Chapter 3: XVIII

When I came back to myself, my head was throbbing so terribly that tears stung my eyes. I struggled to my feet, knowing that relief resided in a bottle just a room away, but the floor gave a nauseating lurch, depositing me right back where I started. Eventually, I settled for dropping my head into my hands, taking deep, steadying breaths until the brunt of the pain subsided, leaving a simple headache in its wake.

"What in the world," I breathed incredulously, "was that?"

It had been a dream, of course; of that much, I was sure. I'd only been in a hospital twice in my life, and neither of my experiences had been even remotely like that one. The first time had simply been a perfunctory overnight stay after I'd fallen from my painting ladder and knocked my head. The second, I'd been far too incapacitated for saltwater taffy.

Despite how poignant it had been, it was clearly just something my skewed subconscious had come up with under extreme duress from far too much caffeine. He had been brought into the mix simply because he was the only person I'd come into contact with yesterday, and evidently I was a glutton for punishment.

"Okay," I whispered, climbing unsteadily to my feet. "Too much tea. Way, way too much tea."

I sighed heavily and shook my head to clear it. The clutter didn't dissipate in the slightest; all it did was made me dizzy.

Listlessly, I paced a circle around the table. I sat on it for a moment, and knocked a chair over for good measure. Finally, I found myself tearing my bedroom apart in search of my painting supplies. My fingers were itching to remove my mind from power, and as I couldn't find a canvas large enough to sate what was fast becoming a burning need, I turned to the only alternative I could think of: I splashed my kitchen walls with the brightest red and orange I could find.

I wouldn't let myself dwell on the fact that, once again, death had evaded me – and this time, it was my fault. Instead of dying, I was painting, and I continued to do so until the front door burst open.

Heart hammering away, I snuck into the living room armed with a paintbrush, which I brusquely hid behind my back once I realized who it was. I'd already tried to emasculate him once – well, twice, if you consider a teaspoon capable of any sort of damage – and failed. No need to render him impotent with paint fumes, too.

Impervious to the fact that I'd just decided not to kill him, he shut the door behind him and leaned against it, looking agitated. I studied the bolt, which was still in its place, in disbelief. "How on earth do you keep doing that?" I asked, and he stared back at me, wild eyes glinting dizzily in the sunlight illuminating the room.

"I…have no idea," he responded after a long moment of recovery. "Perhaps you should get your locks checked?"

"I don't think the problem is my locks," I murmured, eyeing his scrawny form dubiously before shaking my head. "Um…do you like saltwater taffy?"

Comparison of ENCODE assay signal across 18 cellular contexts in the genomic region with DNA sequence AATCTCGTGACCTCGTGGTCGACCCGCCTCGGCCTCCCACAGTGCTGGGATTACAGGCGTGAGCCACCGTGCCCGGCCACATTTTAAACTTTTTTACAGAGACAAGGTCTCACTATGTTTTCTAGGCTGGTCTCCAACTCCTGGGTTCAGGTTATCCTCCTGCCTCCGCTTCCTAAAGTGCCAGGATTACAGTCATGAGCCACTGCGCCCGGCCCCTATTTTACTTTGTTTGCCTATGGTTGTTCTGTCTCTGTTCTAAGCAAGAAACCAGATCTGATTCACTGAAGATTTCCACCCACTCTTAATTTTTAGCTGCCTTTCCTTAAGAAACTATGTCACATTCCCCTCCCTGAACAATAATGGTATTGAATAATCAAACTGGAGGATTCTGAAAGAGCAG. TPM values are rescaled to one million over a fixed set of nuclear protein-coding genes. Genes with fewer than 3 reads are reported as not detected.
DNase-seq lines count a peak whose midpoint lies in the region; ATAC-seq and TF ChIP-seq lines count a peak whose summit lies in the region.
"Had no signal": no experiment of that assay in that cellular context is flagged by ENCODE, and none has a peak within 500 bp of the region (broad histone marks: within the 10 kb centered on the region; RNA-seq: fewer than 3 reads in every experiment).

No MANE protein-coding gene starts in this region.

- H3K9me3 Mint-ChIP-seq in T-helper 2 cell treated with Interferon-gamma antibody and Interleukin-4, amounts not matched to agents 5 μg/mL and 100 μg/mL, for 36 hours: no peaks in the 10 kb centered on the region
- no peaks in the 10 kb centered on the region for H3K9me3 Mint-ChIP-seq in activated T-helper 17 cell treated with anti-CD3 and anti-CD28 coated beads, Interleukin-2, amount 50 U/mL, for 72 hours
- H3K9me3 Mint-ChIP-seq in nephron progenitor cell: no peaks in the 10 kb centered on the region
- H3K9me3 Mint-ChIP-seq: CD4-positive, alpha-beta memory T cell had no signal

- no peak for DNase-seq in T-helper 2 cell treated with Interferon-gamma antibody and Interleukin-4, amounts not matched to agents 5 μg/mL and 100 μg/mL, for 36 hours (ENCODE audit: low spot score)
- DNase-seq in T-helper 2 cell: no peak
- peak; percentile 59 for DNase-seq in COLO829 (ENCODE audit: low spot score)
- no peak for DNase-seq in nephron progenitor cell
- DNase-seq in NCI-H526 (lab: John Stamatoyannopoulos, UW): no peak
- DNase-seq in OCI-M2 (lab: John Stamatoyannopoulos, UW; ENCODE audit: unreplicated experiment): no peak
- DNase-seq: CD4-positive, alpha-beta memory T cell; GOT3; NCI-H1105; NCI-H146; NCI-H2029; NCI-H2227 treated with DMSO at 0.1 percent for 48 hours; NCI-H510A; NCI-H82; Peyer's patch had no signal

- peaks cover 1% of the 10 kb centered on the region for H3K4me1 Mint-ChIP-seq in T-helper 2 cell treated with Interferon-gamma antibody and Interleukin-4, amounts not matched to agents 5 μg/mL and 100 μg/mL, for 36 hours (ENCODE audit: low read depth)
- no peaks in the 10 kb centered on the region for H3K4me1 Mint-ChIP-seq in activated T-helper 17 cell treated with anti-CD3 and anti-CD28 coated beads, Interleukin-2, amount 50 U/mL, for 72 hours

His eyes narrowed, studying me carefully over a collection of grocery sacks. "I don't know. Why do you ask?"

I swallowed hard and looked away. "No reason."

An awkward silence followed.

Finally, he grew bored with watching me be catatonic, and hesitantly, as if I were wielding a gun instead of a dripping paintbrush, asked if he could come in. I felt my cheeks growing warm as I realized I'd been blocking him in the doorway. That bizarre dream was still nagging at me, and I knew he would think me absolutely mad if he knew about it.

Of course, that wasn't an issue at all, as I would never, under any circumstance, tell him he'd invaded my psyche. He'd get too much pleasure from that, and the thought of him gloating was about as annoying as my dreaming about him in the first place.

A quiet chuckle jarred me from my mental interlude. Evidently, I hadn't moved. To make it worse, I'd been sending a particularly hateful glare toward the wall.

I muttered an apology and stepped hastily out of his way.

He offered a tight smile, and as he started to move past me, I noticed something I'd been neglecting. His eyes, though less so than when he had nearly knocked the door in, were still half-mad. He was fidgeting nearly as violently as I was, and his wan cheeks glistened with perspiration.

"What's the matter with you?" I asked abruptly, side-stepping the fact that it was probably a hypocritical question.

He faltered for a good ten seconds before unceremoniously dropping his sacks to the floor and shrugging his shoulders. A can of coffee escaped and rolled all the way to the kitchen, and he watched vacantly until it disappeared from sight.

"I don't know," he answered hazily, his gaze still focused on the spot that the can had occupied. Something neighboring a grimace tugged at his lips. "Things were just a little…strange. Are people in this city always so unfriendly?"

"Why'd you think I was about to take a spill off my balcony?" I quipped, my lips twisting into a wry grin. "What happened?"

"Nothing really," he admitted, giving his head a bemused shake. "I mean, that was the problem. People I spoke to directly – people that should have listened to me, like the countless number I asked for directions – completely ignored me."

"That's Los Angeles for you," I affirmed with a half-smile. "Self-centered to the marrow."

"No, I don't think you understand," he protested, a myriad of different emotions crossing his face before anxiety usurped them all. "The lad at the check-out counter just let me leave with about two-hundred dollars worth of stuff. I didn't even have to pay my bus fare!"